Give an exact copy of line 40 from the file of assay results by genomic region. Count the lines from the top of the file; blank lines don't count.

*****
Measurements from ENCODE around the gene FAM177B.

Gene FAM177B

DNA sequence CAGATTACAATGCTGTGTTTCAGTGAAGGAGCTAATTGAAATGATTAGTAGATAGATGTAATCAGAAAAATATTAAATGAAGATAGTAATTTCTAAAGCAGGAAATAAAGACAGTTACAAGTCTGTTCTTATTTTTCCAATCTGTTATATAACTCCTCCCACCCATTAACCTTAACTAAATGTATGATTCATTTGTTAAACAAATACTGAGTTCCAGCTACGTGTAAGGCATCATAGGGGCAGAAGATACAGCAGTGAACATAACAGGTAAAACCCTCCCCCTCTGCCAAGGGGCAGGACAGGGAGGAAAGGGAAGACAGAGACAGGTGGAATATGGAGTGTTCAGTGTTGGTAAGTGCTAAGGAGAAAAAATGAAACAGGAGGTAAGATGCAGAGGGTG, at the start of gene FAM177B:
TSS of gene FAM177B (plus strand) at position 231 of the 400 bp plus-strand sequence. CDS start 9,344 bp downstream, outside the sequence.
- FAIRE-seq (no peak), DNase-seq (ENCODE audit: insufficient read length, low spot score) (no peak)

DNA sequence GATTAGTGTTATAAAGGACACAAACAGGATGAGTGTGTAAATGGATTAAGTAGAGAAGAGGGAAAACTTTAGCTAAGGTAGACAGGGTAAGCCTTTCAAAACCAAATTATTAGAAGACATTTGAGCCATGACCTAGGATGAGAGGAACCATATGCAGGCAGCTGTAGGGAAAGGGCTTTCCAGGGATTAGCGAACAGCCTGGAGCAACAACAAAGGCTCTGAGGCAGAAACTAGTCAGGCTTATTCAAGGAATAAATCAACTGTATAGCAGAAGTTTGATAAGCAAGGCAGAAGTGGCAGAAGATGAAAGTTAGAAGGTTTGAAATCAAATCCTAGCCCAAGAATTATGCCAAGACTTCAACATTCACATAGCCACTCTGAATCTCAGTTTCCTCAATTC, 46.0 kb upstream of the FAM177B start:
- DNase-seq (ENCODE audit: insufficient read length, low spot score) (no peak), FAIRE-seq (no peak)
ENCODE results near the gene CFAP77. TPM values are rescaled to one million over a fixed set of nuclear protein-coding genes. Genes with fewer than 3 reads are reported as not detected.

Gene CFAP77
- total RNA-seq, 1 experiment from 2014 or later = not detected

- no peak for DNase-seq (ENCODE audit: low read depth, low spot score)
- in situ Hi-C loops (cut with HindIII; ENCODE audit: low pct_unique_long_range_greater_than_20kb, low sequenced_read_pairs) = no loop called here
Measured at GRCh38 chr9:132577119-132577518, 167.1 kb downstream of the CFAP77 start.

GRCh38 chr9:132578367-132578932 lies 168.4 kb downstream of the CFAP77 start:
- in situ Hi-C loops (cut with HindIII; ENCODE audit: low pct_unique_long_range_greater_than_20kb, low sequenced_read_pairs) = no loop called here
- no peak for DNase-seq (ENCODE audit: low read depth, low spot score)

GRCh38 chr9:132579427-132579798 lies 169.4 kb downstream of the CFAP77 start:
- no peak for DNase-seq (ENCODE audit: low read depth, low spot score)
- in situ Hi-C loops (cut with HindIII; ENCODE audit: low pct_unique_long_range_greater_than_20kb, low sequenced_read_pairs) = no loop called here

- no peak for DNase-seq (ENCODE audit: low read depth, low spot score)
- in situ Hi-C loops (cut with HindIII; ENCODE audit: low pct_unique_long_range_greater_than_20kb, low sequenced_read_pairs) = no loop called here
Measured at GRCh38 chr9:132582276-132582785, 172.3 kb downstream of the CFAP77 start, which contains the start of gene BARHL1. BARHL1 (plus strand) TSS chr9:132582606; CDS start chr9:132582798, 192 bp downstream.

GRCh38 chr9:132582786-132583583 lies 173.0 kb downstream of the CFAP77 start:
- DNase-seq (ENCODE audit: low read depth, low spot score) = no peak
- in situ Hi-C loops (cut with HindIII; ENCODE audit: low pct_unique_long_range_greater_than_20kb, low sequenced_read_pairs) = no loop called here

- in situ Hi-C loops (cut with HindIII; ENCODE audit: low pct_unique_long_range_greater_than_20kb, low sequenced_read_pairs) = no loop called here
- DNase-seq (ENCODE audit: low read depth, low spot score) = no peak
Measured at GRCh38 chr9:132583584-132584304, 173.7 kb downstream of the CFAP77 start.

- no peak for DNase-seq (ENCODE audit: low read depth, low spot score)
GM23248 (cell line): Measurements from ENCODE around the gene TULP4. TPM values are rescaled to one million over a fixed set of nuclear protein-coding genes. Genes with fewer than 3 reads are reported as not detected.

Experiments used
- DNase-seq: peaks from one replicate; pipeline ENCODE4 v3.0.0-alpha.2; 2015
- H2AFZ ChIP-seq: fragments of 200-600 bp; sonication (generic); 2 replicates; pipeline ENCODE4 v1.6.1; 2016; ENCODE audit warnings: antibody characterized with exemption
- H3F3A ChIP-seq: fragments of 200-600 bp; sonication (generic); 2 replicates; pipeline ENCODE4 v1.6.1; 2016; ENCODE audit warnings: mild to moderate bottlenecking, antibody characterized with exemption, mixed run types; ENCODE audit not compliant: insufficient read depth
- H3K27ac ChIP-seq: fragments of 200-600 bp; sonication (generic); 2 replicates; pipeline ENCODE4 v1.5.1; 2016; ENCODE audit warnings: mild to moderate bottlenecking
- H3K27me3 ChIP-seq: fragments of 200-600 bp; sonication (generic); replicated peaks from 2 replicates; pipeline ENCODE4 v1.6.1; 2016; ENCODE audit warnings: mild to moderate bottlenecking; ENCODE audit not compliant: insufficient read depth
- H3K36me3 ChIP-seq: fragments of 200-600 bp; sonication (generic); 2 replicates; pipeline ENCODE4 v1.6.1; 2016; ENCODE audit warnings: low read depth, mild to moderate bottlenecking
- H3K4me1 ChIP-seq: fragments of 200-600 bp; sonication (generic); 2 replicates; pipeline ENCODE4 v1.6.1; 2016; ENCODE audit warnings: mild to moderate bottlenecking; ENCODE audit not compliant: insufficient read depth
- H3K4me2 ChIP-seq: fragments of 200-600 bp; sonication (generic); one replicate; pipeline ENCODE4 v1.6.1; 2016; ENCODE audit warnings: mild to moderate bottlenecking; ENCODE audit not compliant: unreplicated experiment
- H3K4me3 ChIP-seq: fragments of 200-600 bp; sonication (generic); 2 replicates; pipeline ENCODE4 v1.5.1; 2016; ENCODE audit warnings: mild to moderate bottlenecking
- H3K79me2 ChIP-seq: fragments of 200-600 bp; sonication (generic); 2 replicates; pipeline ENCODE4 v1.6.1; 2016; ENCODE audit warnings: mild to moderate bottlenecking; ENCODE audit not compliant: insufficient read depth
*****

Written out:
- H3K4me3 ChIP-seq: fragments of 200-600 bp; sonication (generic); 2 replicates; pipeline ENCODE4 v1.5.1; 2016; ENCODE audit warnings: mild to moderate bottlenecking